UNITED NATIONS – The U.N. Security Council unanimously approved a resolution Thursday sharply reducing the joint United Nations-African Union peacekeeping force in Sudan's troubled Darfur region, a move pressed by the United States that will save hundreds of millions of dollars.
The British-drafted resolution will reduce the number of peacekeepers by 44 percent and the number of international police by about 27 percent in the Darfur mission, whose current budget is over $1 billion annually.
The Darfur conflict began in 2003 when ethnic Africans in the vast western region rebelled, accusing the Arab-dominated Sudanese government of discrimination. The government in Khartoum was accused of retaliating by arming local nomadic Arab tribes and unleashing them on civilian populations — a charge it denies. The U.N.-AU force was established in 2007 with a mandate to help protect civilians in Darfur.
A recent review of the force found that over the past three years the conflict in Darfur "has markedly changed" as the result of a successful government military campaign that reduced the rebellion to "a small presence" of rebel Sudan Liberation Army forces loyal to founder Abdul Wahid Elnur in western Jebel Marra.
Sudan's government, stressing the reduction in fighting, has called for the Darfur mission, known as UNAMID, to be wrapped up. The United States has been pushing for major cuts to the United Nations' nearly $8 billion annual budget for its far-flung peacekeeping operations. UNAMID, with its hefty annual cost, has been a top target.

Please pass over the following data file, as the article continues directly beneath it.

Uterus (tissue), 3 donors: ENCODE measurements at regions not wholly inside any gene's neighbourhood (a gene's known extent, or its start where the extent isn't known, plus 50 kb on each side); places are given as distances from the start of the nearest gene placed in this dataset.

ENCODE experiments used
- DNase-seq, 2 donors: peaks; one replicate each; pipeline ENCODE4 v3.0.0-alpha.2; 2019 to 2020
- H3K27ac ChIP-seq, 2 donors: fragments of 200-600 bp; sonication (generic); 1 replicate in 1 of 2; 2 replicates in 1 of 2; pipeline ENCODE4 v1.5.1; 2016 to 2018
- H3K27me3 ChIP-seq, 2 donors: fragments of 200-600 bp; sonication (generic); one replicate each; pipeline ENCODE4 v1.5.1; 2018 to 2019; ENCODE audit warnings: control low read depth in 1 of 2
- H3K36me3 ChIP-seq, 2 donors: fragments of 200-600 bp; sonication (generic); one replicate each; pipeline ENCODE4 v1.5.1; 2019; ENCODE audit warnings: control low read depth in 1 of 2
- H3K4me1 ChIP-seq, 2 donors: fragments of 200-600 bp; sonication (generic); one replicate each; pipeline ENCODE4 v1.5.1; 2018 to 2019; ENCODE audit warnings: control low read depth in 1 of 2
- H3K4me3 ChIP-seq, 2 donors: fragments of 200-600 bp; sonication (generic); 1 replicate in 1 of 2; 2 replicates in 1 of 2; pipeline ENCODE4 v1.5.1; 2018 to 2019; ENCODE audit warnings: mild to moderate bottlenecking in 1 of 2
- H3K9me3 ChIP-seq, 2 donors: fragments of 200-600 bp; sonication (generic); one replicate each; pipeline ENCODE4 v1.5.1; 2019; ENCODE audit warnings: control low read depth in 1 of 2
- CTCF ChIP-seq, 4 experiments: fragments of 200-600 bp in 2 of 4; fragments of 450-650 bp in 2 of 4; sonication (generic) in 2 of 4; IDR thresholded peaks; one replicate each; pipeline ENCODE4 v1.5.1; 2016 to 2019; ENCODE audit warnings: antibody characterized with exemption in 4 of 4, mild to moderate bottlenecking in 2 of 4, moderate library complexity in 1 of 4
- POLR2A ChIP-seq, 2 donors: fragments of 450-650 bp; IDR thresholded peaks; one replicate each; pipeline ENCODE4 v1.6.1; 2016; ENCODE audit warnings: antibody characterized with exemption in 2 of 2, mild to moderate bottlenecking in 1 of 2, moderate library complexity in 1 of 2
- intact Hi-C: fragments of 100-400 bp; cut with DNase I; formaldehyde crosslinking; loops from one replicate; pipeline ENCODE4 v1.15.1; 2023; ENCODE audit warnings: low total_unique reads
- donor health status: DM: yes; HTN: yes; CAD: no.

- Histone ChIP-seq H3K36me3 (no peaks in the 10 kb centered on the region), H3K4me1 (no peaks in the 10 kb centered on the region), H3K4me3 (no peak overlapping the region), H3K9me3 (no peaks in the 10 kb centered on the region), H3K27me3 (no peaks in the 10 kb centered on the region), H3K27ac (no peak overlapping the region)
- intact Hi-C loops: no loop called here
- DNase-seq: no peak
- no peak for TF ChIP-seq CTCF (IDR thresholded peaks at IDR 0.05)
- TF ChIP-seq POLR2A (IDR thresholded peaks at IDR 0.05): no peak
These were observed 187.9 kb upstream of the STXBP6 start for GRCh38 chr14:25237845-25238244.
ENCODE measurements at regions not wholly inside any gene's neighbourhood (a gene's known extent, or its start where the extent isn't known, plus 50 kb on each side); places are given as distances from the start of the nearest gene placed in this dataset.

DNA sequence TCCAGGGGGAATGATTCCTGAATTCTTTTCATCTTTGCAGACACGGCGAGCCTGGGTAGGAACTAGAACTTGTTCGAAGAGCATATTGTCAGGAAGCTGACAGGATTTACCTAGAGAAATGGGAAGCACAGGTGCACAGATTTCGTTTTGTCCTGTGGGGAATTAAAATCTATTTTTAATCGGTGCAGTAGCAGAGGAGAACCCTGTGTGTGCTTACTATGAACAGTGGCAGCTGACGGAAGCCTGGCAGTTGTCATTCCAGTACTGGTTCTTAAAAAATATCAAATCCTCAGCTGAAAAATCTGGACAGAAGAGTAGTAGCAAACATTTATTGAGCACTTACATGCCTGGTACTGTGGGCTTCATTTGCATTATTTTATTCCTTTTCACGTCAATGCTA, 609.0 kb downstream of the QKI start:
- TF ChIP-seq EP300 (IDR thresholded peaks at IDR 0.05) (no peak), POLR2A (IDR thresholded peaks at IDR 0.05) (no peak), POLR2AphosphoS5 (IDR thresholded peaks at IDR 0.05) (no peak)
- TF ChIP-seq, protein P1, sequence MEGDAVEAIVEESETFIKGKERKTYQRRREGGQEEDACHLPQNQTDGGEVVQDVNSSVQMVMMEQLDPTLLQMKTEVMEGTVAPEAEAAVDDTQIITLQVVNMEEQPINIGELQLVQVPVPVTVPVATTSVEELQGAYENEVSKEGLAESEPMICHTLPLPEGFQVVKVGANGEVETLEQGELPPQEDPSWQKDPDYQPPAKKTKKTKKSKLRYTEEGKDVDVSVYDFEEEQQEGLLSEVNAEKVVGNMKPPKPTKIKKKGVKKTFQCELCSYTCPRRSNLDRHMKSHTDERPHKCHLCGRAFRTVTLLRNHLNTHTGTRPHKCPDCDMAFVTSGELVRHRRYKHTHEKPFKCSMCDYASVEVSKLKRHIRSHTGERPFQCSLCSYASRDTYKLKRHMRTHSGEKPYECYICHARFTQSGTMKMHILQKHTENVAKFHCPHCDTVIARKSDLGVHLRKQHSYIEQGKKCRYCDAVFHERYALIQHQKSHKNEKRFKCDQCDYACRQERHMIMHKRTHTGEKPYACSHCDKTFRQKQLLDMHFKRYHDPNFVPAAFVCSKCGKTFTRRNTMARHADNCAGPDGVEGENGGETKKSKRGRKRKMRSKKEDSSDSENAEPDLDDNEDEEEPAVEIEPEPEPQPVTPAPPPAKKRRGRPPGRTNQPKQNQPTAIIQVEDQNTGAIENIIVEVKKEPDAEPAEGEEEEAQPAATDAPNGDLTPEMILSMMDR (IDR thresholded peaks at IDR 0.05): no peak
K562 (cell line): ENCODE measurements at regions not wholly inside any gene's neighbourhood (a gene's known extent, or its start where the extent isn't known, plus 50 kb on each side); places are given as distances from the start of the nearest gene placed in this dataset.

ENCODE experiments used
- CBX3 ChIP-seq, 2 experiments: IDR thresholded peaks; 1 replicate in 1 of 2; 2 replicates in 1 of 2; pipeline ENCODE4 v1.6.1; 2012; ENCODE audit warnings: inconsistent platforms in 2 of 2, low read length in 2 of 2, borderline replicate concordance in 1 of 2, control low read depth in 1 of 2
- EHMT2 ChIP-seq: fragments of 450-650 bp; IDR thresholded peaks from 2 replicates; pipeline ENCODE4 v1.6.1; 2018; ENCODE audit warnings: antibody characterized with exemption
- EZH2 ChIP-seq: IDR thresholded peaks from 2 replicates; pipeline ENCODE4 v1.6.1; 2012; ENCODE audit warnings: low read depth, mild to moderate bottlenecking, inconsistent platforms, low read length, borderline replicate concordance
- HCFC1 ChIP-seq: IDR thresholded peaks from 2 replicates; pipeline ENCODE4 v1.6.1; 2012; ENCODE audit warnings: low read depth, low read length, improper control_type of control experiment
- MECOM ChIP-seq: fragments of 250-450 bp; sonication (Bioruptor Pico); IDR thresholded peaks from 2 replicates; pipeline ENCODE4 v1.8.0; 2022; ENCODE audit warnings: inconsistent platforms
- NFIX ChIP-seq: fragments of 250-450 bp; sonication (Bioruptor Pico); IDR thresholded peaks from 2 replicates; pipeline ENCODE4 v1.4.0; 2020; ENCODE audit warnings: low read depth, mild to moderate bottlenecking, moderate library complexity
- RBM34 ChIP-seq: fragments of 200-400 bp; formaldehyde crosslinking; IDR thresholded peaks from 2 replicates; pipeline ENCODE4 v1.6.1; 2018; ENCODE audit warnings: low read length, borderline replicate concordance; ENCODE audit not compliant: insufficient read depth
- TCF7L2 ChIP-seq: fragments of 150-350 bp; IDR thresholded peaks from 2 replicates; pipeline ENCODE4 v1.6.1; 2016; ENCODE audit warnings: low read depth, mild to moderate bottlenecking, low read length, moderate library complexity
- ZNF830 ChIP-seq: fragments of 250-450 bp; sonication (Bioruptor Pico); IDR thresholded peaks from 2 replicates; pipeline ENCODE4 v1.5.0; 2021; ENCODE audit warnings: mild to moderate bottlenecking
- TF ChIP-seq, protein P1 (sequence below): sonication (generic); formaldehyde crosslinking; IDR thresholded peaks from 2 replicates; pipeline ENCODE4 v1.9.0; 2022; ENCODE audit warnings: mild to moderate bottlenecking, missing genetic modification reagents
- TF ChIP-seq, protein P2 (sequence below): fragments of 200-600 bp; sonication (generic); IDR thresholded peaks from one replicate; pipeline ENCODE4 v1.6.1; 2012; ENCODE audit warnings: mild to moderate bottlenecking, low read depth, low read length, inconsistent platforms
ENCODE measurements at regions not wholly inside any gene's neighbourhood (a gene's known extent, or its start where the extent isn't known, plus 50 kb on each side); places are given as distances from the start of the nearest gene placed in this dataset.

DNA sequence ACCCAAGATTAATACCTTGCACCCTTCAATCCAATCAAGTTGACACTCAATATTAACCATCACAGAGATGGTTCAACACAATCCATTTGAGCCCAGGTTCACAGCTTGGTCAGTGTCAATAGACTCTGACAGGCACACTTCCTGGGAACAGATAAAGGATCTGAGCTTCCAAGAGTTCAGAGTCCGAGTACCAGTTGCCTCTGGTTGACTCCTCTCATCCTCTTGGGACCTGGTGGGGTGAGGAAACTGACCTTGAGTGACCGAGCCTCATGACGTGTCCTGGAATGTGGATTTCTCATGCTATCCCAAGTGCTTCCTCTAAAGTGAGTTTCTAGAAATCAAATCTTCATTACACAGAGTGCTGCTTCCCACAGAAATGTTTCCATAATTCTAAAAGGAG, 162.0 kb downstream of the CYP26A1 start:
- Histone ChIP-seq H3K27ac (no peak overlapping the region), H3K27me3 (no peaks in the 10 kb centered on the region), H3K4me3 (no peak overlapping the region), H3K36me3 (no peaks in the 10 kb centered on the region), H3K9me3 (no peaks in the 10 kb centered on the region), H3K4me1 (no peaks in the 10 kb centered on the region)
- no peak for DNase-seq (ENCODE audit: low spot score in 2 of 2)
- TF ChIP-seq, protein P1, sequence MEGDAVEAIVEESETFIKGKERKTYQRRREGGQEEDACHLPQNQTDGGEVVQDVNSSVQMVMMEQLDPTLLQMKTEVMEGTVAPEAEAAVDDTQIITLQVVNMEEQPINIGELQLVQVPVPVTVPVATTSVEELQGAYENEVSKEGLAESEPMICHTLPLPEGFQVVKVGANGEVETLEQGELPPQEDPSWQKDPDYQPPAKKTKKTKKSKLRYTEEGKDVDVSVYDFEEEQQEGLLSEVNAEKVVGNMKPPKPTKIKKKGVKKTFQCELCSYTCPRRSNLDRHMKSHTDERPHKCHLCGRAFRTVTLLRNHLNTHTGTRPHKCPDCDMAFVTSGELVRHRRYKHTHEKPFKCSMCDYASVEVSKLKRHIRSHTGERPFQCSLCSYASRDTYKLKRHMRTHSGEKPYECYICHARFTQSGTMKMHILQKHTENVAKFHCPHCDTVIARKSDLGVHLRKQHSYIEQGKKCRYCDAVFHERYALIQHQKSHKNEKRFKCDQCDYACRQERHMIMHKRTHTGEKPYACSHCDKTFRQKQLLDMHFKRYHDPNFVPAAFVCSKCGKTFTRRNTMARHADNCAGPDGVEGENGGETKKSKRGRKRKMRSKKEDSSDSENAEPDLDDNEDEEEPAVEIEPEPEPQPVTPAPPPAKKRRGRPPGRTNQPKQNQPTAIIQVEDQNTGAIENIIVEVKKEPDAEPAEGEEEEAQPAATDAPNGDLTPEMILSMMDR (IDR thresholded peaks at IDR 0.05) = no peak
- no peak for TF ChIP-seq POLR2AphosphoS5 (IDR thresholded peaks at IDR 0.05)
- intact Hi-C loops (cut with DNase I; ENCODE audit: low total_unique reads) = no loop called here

The resolution adopted Thursday welcomes the reduction of military confrontations between government forces and rebel groups and demands an immediate halt to all violence, including inter-communal conflicts, criminality and banditry.
It expresses serious concern at "the ongoing humanitarian crisis in Darfur" and attacks on aid workers and facilities and condemns increased human rights violations and abuses in Darfur. These include "extrajudicial killings, the excessive use of force, abduction of civilians, acts of sexual and gender-based violence, violations and abuses against children, and arbitrary arrests and detentions," the council said.
The resolution extends UNAMID's mandate until June 30, 2018, and reaffirms its priorities of protecting civilians, facilitating the delivery of humanitarian aid, and mediating between the government and the remaining rebel movements.
It authorizes an initial cut immediately in the number of peacekeepers from the current ceiling of 15,845 military personnel to 11,395 and a reduction in the number of international police from the current ceiling of 3,403 to 2,888.
The resolution authorizes a further reduction in UNAMID from next Jan. 31, lowering its ceiling to 8,735 military personnel and 2,500 police. It said this cut should take into account a U.N.-AU assessment to be completed by Jan. 1 and include the impact of the initial reductions on the protection of civilians, human rights violations and abuses, and humanitarian access.
While the resolution welcomes progress toward peace in Darfur, it underlines the need to keep the situation in the region under review.
It asks Secretary-General Antonio Guterres to report to the Security Council every 60 days, including on the political, humanitarian and security situation in Darfur and progress in addressing "the underlying drivers of inter-communal conflict."